When starving French peasants showed up at her palace complaining that they had no more bread, the oft-quoted legend says, Queen Marie Antoinette infamously suggested they stop being fussy and “eat cake”.
At least that is what French Revolutionaries later – wrongly – claimed.
More than two centuries later, a growing number of “fussy” French eaters will have neither cake nor bread – unless they are gluten free.
After a slow start, the land of baguettes and tarte tatin has finally got caught up in the gluten-free mania.
Sales of gluten-free products at France’s large-scale retailers have grown tenfold since 2008 to hit €27 million (US $37.1 million) last year, said Brigitte Jolivet, president of AFDIAG, the French association for people with gluten sensitivities.
The industry now points to neighbouring countries like the UK and Italy, where the market for gluten-free products is already worth ten times as much, as evidence that there is vast potential for future growth.
“It is changing from a niche market to a mass market,” says Coralie de Rozières, the head of gluten-free products at Nutrition & Santé, France’s leading manufacturer of gluten-free products.
Gluten sensitivities and healthy diets
Consumers who choose to avoid gluten generally do so either on medical grounds or to lose weight.
Health experts say a growing number of people worldwide are sensitive to gluten, a hard-to-digest protein found in wheat and several other grains.
Far from being "fussy" eaters, people with Celiac disease (CD), a potentially life-threatening autoimmune condition, have no choice but to stick to a gluten-free diet.
Up to 1% of Europeans are thought to have CD, according to AFDIAG, which estimates that only 10 to 20% of people suffering from the disease in France are actually diagnosed with CD.
Far more people are thought to be affected by milder sensitivity to gluten. In all, estimates suggest up to 8% of people in France suffer from some form of intolerance to the protein.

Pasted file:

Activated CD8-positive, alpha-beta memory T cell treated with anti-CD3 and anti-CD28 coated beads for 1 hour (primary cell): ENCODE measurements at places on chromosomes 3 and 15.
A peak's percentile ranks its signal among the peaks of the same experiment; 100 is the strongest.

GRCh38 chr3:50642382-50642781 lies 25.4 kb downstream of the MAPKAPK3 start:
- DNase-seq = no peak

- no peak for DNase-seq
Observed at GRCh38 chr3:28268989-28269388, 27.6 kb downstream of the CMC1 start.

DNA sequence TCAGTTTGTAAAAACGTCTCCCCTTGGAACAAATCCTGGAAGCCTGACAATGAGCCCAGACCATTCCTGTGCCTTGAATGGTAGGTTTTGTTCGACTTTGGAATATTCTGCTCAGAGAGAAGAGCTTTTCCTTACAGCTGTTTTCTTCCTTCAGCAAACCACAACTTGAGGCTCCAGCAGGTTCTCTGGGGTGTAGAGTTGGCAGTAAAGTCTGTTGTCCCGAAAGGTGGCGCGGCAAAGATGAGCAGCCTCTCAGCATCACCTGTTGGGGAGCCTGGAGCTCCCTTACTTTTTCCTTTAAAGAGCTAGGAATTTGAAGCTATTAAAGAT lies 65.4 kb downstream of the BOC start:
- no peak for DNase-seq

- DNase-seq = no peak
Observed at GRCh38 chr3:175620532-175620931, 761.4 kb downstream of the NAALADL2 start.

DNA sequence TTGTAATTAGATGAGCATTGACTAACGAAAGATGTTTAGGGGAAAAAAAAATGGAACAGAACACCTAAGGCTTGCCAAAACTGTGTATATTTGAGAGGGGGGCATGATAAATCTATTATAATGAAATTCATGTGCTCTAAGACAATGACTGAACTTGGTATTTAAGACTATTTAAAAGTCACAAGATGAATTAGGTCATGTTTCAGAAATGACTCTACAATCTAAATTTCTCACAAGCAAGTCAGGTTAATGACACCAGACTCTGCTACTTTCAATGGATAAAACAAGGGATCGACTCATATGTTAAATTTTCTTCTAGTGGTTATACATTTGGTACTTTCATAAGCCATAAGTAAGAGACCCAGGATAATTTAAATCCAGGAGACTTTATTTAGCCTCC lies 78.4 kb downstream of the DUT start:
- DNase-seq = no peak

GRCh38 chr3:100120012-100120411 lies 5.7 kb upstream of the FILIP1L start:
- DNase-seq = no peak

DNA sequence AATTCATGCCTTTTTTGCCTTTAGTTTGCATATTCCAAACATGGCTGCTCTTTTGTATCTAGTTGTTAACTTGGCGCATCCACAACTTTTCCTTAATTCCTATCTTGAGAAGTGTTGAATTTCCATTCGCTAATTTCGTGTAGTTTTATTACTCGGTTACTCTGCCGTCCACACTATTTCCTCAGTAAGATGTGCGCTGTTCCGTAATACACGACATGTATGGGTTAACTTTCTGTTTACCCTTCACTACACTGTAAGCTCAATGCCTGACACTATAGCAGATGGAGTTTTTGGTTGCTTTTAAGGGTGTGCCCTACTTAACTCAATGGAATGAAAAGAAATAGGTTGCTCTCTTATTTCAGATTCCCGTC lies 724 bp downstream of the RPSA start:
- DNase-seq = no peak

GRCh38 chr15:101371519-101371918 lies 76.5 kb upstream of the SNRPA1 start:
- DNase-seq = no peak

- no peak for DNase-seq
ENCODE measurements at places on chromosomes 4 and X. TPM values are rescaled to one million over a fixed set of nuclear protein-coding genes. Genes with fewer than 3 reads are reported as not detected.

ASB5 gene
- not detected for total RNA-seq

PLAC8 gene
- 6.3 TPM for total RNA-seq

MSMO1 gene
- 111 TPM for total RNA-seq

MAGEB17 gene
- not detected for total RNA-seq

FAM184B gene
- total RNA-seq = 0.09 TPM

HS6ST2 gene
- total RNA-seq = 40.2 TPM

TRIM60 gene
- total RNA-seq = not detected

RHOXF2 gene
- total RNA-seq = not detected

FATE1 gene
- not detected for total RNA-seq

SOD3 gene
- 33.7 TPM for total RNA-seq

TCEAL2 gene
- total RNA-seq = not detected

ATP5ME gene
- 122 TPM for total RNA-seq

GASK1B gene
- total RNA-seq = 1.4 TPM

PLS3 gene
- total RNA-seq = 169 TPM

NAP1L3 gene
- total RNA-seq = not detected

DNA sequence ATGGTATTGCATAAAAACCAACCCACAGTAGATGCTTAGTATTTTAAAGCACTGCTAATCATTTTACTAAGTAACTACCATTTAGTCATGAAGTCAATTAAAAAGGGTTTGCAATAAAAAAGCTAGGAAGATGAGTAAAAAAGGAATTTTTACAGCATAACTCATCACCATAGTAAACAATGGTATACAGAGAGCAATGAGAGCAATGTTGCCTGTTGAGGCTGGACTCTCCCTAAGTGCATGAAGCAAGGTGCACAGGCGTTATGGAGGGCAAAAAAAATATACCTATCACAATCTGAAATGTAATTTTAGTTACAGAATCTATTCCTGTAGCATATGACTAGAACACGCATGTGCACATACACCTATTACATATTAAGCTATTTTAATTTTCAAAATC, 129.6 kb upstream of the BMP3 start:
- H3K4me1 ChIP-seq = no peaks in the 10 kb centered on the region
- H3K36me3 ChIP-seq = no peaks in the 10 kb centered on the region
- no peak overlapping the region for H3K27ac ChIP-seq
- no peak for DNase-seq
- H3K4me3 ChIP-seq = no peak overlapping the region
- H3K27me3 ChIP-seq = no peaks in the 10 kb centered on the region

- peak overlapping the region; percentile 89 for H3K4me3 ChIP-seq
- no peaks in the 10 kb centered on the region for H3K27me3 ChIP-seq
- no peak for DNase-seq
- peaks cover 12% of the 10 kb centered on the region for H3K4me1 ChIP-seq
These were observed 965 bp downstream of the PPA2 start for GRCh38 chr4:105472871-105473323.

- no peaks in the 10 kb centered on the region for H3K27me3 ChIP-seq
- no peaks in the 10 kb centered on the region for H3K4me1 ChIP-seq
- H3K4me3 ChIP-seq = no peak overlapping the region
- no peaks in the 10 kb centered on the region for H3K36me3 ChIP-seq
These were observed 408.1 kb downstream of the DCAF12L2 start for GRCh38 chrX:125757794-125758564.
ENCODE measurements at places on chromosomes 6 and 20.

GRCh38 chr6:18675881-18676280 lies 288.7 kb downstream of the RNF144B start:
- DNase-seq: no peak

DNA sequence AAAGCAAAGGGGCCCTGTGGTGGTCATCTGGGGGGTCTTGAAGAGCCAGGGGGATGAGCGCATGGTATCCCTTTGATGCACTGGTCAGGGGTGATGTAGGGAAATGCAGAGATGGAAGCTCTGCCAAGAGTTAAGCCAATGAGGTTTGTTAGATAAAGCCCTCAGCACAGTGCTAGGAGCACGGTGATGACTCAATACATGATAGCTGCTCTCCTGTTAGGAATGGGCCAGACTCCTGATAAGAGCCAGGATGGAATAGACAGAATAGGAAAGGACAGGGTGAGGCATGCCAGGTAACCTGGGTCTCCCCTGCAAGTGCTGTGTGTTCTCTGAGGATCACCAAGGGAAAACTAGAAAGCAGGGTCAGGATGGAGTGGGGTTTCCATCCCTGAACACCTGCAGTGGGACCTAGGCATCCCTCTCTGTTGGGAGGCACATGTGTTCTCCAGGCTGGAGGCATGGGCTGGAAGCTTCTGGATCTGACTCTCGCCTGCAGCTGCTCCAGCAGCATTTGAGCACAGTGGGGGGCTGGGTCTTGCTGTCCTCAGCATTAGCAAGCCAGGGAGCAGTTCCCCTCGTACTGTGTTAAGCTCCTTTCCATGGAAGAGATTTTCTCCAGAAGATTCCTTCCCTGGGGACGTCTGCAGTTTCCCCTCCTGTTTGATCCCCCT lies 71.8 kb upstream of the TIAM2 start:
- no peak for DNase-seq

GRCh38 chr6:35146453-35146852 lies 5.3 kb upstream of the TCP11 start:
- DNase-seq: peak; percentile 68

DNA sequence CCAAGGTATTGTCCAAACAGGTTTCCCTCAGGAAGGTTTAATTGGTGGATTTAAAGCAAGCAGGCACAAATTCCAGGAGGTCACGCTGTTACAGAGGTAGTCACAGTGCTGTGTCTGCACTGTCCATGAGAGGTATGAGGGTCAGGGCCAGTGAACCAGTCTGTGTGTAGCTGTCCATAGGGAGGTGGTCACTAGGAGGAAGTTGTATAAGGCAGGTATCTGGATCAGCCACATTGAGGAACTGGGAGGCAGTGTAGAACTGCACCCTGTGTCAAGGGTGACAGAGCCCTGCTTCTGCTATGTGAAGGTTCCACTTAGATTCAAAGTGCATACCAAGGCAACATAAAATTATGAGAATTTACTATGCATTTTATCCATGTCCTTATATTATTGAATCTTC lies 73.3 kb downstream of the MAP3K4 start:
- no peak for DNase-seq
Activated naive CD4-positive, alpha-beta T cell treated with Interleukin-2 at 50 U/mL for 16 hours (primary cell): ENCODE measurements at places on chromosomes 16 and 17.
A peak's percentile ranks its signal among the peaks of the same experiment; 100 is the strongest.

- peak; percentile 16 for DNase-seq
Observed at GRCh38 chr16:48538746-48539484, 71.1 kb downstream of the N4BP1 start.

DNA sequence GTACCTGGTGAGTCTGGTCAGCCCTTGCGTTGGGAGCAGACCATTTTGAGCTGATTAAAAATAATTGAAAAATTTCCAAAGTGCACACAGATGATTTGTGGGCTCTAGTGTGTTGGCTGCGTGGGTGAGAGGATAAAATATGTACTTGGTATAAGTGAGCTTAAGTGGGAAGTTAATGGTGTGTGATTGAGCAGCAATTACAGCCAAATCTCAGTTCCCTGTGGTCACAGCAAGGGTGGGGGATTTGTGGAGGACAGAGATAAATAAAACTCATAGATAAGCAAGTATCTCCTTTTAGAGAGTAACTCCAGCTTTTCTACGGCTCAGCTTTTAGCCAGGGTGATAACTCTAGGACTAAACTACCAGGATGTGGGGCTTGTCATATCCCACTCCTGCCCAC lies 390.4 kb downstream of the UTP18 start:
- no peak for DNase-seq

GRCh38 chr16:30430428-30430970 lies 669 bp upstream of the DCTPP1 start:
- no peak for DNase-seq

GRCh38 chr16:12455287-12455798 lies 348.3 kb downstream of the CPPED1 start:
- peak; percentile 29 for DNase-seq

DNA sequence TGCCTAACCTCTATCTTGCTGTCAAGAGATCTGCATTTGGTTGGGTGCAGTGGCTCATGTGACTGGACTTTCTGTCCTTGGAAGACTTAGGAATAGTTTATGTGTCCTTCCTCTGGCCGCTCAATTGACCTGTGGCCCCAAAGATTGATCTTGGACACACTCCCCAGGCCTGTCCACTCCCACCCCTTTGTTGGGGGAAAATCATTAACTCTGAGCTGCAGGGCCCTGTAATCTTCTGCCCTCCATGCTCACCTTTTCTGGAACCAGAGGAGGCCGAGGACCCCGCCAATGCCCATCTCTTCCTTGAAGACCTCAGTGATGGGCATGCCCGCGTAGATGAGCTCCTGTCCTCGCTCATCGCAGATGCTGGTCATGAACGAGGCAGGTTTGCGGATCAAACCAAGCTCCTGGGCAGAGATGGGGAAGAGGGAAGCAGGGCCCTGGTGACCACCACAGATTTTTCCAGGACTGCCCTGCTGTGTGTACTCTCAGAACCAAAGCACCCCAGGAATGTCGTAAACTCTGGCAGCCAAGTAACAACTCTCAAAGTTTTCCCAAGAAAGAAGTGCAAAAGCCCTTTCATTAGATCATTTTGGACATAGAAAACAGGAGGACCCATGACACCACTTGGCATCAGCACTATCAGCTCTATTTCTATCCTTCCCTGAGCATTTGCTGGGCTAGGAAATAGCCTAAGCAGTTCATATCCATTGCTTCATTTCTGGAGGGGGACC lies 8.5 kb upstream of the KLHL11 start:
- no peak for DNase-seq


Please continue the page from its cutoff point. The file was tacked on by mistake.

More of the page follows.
Growing awareness among doctors and patients is helping address the problem – and also boost sales of gluten-free products.
The industry also benefits from the growing use of gluten-free diets for weight-loss and healthy living, as championed by many athletes and stars.
With their rich food tradition, the French have traditionally been somewhat resistant to fad diets.
But there have been a few exceptions, such as the hugely popular – and controversial – Dukan Diet, a protein-based diet designed by French doctor Pierre Dukan.
Last year, gluten-free diets found a new advocate in French tennis star Jo-Wilfried Tsonga.
When Tsonga defeated Switzerland’s Roger Federer at the French Open, sports daily L’Equipe asked whether the new diet should be credited for the Frenchman’s victory.
Whether or not it was responsible for his success, his diet inspired a lot of fans, including many who may not have been affected by gluten sensitivity.
"Clearly a large number of our customers aren’t actually gluten-sensitive,” says de Rozières.
As more French customers cut out gluten for medical or weight-loss reasons, a growing number of manufacturers are hopping on board.
De Rozières says France’s gluten-free boom began in 2009, when the first large-scale retailers began to sell gluten-free products.
AFDIAG, which owns the rights to the gluten-free logo in France, currently licenses 30 French manufacturers to use the recognizable symbol of crossed-out wheat.
Four supermarket chains (Carrefour, Auchan, Leclerc and Casino) now have their own gluten-free product lines. A fifth will join them in January.
The trend is having an impact on the entire food-processing industry, including the key baking and biscuit-making sector, which accounted for sales worth €17 billion in 2010.
Last November, AMEC, the association of French millers, held a conference on gluten sensitivities.
Nutrition & Santé, which acquired gluten-free specialist Valpiform in 2012, has an entire factory dedicated to research and development in gluten-free products.
AFDIAG’s Jolivet says this is a costly venture, which explains why gluten-free products come with a higher price tag.
“The base ingredients are more expensive than wheat. Each of them has to be analysed, as does the final product; and everything has to be produced in a controlled environment,” she said.
The French government partially reimburses the cost of gluten-free bread, pasta, biscuits and flour for those diagnosed with CD.
Judging by the rising demand, other consumers appear willing to pay a little extra for their gluten-free croissants and pains au chocolat.
“We are far from reaching the market potential,” says de Rozières. “It’s a sector with a great future ahead of it.”
Date created : 2014-03-05